The Lesbian Herstory Archives is a magical place—part library, part museum, a community gathering space- and it houses the world’s largest collection of materials by and about lesbians and their communities. The Archives has both print and non-print materials, such as books, unpublished papers, conference proceedings, newsletters, photographs, slides, periodicals, audiotapes, CDs, DVDS, videos, films, subject and organizational files, reference tools, artwork, calendars, banners, manuscripts, music, clothing, buttons and other materials about lesbians and lesbian lives in the U.S. and in other countries. With minor exceptions, all of the material has been donated to the Archives.
We especially welcome the “casual browser,” the lesbian who is searching for an image of herself in our past or just wants to find out more about the herstory of our communities. Of course, we also welcome academic researchers, writers, filmmakers, and others who use our materials for specific projects.
For the first 15 years of our existence, The Archives was located in Joan Nestle’s apartment on the Upper West Side of Manhattan. In 1985, with books three deep on the shelves and every spare inch of space (except the bed) taken up with lesbians, we began a fundraising campaign to find a permanent home. In 1990, with money donated by lesbians worldwide, we purchased a four-story, turn-of -the –20th-century limestone townhouse in Park Slope, Brooklyn, that we now own outright. We had our official opening in June 1993.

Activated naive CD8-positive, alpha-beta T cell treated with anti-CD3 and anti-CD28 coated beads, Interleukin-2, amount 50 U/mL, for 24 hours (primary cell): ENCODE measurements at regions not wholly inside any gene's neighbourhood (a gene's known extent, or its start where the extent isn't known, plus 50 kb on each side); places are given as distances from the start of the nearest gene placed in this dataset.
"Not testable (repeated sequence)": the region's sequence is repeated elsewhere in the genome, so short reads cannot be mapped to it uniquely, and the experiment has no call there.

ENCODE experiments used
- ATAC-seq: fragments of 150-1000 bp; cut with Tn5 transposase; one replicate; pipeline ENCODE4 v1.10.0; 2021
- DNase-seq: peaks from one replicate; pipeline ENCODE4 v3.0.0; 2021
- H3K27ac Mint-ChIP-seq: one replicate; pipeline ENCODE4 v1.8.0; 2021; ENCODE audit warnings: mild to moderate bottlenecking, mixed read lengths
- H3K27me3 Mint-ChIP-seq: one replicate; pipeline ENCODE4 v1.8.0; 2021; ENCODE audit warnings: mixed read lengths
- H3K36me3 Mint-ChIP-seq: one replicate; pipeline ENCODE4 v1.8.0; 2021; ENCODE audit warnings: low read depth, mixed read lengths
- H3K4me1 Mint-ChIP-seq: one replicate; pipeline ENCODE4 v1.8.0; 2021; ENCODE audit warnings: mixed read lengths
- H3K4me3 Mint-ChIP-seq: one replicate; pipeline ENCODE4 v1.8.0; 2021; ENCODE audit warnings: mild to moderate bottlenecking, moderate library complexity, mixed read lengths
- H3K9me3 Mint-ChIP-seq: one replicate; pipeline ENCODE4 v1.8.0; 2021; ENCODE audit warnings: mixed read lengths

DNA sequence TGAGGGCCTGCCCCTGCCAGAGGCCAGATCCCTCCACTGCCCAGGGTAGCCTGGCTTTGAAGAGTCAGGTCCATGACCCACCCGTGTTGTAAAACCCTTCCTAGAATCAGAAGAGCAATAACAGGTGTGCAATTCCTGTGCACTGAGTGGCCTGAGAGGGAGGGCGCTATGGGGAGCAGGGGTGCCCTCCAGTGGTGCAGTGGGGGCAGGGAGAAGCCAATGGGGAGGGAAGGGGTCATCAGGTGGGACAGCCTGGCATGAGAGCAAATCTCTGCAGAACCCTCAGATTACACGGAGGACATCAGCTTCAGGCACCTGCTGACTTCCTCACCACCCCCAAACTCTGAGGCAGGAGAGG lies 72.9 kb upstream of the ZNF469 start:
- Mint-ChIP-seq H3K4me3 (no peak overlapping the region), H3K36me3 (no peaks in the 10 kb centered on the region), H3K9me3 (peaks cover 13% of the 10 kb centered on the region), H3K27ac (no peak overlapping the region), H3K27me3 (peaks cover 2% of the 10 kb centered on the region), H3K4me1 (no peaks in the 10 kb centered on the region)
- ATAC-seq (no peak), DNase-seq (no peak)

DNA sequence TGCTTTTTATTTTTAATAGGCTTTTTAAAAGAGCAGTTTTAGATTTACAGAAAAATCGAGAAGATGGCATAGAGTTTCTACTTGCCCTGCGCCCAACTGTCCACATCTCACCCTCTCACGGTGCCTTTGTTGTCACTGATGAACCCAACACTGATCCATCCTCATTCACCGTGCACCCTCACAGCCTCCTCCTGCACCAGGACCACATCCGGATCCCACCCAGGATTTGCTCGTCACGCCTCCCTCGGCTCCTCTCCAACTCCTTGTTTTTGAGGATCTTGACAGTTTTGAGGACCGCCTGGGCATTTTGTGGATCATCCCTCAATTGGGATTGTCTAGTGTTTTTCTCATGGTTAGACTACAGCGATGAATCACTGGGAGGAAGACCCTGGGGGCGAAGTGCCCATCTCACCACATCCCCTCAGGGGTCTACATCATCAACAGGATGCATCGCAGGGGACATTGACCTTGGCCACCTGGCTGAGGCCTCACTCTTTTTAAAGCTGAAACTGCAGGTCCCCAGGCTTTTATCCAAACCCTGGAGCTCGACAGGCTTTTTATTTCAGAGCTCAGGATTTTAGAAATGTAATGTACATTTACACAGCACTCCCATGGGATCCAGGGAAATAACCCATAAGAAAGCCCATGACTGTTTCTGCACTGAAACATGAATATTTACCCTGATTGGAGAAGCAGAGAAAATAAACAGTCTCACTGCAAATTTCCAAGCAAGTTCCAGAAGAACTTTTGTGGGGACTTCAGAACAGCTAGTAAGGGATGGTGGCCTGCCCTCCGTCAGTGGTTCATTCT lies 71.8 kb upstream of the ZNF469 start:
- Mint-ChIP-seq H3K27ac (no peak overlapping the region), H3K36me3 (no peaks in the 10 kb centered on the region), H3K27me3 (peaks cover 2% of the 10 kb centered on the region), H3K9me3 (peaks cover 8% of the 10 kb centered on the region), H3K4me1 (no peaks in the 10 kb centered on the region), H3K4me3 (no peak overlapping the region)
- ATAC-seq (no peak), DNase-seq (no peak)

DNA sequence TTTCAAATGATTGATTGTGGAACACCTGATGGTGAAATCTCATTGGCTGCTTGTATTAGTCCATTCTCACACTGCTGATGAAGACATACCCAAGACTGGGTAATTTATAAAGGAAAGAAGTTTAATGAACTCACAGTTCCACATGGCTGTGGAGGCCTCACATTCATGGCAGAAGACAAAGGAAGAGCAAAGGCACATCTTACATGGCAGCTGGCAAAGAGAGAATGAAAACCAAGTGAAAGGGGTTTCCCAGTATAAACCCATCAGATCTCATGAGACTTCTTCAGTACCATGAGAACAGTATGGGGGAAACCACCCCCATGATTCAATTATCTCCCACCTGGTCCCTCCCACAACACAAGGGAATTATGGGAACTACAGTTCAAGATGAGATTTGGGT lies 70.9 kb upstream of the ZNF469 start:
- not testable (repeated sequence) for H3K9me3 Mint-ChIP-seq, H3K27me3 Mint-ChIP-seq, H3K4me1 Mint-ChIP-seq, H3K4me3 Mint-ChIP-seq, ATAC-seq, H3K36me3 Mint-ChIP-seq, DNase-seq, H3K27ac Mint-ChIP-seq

The house has an amazing amount of its original detail, including beautiful mahogany wainscoting in the hallway and dining room, oak floors, leaded glass doors on built in cabinets surrounding the fireplace in the dining room, and mahogany closets plus marble sinks in the inner passageway between the upstairs rooms. We added built-in bookshelves, a workstation, an outside wheelchair lift and a wheelchair accessible bathroom on the first floor. The first floor has a comfortable couch you can sink into to watch a video or read a book as well as worktables, a photocopier, and hookups for laptops. The second floor also has worktables and laptop hookups. The basement, first and second floors are used for processing and storing the collections, as well as for research. The top floor has a caretaker’s apartment.